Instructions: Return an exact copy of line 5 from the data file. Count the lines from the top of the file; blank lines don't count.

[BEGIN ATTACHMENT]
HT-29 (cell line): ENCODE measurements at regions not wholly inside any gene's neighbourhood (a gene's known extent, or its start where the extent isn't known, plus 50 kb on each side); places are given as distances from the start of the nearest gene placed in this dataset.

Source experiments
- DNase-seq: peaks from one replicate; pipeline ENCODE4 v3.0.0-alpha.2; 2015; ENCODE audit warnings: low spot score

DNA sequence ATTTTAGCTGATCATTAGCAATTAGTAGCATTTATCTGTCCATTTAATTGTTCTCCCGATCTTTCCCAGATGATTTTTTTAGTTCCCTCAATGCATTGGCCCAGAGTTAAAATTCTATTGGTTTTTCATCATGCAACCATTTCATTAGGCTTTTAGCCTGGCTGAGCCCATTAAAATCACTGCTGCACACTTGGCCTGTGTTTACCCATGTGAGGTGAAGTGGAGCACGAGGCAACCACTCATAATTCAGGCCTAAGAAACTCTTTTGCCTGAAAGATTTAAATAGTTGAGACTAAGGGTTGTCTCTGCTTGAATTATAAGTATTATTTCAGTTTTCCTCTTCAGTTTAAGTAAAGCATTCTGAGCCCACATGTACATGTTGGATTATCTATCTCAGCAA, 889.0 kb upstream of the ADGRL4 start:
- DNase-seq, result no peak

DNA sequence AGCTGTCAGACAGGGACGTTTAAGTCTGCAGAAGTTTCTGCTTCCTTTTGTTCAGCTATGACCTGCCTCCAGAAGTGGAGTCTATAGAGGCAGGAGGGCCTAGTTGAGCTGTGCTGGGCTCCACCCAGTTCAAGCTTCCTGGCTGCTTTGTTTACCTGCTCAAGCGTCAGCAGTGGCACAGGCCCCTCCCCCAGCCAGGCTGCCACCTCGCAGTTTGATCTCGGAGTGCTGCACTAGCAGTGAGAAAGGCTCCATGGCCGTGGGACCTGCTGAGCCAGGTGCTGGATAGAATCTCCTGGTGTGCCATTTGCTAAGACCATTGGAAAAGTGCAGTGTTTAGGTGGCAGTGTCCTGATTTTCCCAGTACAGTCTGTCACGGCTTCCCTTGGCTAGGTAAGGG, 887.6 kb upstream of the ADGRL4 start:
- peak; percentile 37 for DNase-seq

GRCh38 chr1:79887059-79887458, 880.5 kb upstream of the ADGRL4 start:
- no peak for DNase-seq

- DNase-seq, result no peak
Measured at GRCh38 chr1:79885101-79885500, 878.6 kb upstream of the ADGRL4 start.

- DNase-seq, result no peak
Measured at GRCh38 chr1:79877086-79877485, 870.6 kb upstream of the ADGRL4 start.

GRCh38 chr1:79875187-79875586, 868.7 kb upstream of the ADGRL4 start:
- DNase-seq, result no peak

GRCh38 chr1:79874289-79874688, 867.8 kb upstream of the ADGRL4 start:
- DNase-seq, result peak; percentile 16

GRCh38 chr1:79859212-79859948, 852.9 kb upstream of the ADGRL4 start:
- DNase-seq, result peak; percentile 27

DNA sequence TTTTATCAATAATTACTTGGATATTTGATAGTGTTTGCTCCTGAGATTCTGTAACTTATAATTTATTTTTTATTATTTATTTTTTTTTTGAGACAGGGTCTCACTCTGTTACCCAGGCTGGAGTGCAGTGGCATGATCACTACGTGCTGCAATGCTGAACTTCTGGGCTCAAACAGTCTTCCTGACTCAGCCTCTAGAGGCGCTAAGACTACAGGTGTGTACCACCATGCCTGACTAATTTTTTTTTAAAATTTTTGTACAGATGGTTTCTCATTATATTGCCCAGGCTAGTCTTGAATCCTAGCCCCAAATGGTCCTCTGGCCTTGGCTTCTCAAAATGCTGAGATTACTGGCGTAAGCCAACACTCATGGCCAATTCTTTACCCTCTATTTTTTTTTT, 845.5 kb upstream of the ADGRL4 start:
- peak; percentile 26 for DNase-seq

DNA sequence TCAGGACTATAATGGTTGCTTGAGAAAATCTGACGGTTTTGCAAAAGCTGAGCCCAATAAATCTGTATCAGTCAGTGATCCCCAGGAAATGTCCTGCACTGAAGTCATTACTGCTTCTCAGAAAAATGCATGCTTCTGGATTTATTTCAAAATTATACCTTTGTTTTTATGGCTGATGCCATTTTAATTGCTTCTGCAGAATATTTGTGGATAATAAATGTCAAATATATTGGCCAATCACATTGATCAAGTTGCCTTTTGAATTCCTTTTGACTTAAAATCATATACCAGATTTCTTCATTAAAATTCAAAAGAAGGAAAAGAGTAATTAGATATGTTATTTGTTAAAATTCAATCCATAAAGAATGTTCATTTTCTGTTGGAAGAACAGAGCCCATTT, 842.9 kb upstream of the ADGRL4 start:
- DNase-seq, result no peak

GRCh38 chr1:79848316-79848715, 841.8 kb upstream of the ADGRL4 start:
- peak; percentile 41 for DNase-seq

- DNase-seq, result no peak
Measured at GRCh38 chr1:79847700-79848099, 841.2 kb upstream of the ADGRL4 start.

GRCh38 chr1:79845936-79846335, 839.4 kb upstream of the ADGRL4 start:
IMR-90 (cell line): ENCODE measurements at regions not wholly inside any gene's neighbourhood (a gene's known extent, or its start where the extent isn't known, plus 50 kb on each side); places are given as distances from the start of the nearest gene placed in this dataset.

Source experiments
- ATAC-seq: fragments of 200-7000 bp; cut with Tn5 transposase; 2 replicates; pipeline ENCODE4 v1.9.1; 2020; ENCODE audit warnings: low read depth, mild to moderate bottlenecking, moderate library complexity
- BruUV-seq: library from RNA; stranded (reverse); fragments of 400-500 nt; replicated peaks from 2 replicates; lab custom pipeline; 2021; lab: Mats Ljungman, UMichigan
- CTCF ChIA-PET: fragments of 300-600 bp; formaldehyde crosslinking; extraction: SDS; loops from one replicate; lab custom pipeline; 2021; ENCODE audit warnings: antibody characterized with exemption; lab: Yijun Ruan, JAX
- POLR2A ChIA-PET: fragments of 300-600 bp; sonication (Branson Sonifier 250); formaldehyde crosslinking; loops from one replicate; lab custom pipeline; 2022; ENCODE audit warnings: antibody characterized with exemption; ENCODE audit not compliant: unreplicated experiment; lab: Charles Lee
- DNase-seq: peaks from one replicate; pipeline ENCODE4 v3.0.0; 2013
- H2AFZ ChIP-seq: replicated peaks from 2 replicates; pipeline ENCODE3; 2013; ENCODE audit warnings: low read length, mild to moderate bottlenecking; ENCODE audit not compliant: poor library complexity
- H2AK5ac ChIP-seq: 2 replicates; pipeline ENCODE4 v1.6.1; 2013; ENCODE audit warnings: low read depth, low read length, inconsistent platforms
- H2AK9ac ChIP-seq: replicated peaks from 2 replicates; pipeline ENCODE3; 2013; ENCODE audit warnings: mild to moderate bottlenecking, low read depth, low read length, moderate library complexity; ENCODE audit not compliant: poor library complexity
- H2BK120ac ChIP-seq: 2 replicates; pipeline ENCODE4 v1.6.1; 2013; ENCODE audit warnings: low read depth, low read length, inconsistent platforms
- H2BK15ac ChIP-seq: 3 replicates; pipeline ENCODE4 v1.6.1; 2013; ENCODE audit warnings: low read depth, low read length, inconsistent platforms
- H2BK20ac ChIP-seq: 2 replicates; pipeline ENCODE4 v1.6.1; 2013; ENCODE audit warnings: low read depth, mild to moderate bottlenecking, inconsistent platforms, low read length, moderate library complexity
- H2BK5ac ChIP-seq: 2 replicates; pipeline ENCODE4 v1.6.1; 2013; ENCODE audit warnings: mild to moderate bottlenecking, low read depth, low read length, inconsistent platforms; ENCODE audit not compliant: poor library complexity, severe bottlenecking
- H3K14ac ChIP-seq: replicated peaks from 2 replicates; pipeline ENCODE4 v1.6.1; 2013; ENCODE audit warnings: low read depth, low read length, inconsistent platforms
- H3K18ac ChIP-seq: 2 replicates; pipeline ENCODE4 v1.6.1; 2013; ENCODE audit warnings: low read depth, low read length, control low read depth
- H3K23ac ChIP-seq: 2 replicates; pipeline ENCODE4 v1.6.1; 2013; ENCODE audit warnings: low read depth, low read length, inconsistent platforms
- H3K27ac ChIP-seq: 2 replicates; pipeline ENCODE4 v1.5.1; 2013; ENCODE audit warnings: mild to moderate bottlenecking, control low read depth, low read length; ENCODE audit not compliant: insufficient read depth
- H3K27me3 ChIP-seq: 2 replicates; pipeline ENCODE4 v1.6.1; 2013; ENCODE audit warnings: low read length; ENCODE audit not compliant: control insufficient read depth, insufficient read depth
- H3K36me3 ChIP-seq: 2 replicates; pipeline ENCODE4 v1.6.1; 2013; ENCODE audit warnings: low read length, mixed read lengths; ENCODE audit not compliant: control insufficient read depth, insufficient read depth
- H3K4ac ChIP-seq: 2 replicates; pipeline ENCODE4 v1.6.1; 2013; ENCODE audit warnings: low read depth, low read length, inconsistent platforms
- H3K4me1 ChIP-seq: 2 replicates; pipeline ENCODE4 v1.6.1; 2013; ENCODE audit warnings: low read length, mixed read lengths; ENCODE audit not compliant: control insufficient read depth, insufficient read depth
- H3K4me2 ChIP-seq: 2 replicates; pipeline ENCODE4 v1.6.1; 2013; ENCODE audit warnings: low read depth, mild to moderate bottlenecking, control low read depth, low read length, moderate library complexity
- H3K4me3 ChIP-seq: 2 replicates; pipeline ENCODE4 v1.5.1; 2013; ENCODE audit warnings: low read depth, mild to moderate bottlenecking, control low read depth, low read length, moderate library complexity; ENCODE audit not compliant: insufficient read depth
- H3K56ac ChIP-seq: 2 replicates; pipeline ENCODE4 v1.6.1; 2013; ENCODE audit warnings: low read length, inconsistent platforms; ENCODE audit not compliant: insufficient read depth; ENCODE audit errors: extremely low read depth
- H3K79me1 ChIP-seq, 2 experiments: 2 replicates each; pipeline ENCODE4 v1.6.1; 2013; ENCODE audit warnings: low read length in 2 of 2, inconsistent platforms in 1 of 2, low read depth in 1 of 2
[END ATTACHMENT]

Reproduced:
- DNase-seq, result no peak